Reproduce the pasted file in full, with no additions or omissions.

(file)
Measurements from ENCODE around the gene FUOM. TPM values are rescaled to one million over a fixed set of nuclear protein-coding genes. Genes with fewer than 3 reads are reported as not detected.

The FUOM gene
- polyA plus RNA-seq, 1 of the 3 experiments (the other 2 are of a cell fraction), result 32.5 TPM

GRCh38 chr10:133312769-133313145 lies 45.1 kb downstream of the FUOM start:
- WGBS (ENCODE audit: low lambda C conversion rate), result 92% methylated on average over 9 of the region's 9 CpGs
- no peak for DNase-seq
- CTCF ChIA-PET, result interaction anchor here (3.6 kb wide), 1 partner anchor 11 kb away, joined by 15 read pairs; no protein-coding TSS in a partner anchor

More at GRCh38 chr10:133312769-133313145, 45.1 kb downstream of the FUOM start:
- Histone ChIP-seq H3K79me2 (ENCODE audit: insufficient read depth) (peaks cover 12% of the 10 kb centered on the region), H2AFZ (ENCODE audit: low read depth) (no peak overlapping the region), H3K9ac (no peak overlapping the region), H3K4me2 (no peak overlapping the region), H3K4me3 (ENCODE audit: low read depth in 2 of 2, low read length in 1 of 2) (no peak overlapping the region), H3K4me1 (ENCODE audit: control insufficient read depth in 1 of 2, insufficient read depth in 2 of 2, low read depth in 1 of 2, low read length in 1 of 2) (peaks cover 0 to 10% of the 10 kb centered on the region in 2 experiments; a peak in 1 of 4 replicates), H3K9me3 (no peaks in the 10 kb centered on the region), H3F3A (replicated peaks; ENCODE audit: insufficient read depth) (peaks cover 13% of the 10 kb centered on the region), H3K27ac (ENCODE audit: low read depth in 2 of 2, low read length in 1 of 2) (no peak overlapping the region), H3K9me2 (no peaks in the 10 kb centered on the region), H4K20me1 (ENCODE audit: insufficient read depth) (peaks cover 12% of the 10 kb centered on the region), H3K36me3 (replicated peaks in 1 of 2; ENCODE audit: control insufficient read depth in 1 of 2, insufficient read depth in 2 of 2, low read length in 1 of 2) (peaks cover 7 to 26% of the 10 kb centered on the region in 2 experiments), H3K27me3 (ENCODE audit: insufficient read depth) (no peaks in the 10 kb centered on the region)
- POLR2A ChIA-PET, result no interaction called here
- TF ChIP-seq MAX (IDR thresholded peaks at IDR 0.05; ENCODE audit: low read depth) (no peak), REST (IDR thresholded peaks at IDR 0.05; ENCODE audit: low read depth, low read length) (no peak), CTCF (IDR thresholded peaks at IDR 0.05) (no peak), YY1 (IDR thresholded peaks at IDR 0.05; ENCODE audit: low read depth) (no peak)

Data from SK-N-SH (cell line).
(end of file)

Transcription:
Measurements from ENCODE around the gene FUOM. TPM values are rescaled to one million over a fixed set of nuclear protein-coding genes. Genes with fewer than 3 reads are reported as not detected.

The FUOM gene
- polyA plus RNA-seq, 1 of the 3 experiments (the other 2 are of a cell fraction), result 32.5 TPM

GRCh38 chr10:133312769-133313145 lies 45.1 kb downstream of the FUOM start:
- WGBS (ENCODE audit: low lambda C conversion rate), result 92% methylated on average over 9 of the region's 9 CpGs
- no peak for DNase-seq
- CTCF ChIA-PET, result interaction anchor here (3.6 kb wide), 1 partner anchor 11 kb away, joined by 15 read pairs; no protein-coding TSS in a partner anchor

More at GRCh38 chr10:133312769-133313145, 45.1 kb downstream of the FUOM start:
- Histone ChIP-seq H3K79me2 (ENCODE audit: insufficient read depth) (peaks cover 12% of the 10 kb centered on the region), H2AFZ (ENCODE audit: low read depth) (no peak overlapping the region), H3K9ac (no peak overlapping the region), H3K4me2 (no peak overlapping the region), H3K4me3 (ENCODE audit: low read depth in 2 of 2, low read length in 1 of 2) (no peak overlapping the region), H3K4me1 (ENCODE audit: control insufficient read depth in 1 of 2, insufficient read depth in 2 of 2, low read depth in 1 of 2, low read length in 1 of 2) (peaks cover 0 to 10% of the 10 kb centered on the region in 2 experiments; a peak in 1 of 4 replicates), H3K9me3 (no peaks in the 10 kb centered on the region), H3F3A (replicated peaks; ENCODE audit: insufficient read depth) (peaks cover 13% of the 10 kb centered on the region), H3K27ac (ENCODE audit: low read depth in 2 of 2, low read length in 1 of 2) (no peak overlapping the region), H3K9me2 (no peaks in the 10 kb centered on the region), H4K20me1 (ENCODE audit: insufficient read depth) (peaks cover 12% of the 10 kb centered on the region), H3K36me3 (replicated peaks in 1 of 2; ENCODE audit: control insufficient read depth in 1 of 2, insufficient read depth in 2 of 2, low read length in 1 of 2) (peaks cover 7 to 26% of the 10 kb centered on the region in 2 experiments), H3K27me3 (ENCODE audit: insufficient read depth) (no peaks in the 10 kb centered on the region)
- POLR2A ChIA-PET, result no interaction called here
- TF ChIP-seq MAX (IDR thresholded peaks at IDR 0.05; ENCODE audit: low read depth) (no peak), REST (IDR thresholded peaks at IDR 0.05; ENCODE audit: low read depth, low read length) (no peak), CTCF (IDR thresholded peaks at IDR 0.05) (no peak), YY1 (IDR thresholded peaks at IDR 0.05; ENCODE audit: low read depth) (no peak)

Data from SK-N-SH (cell line).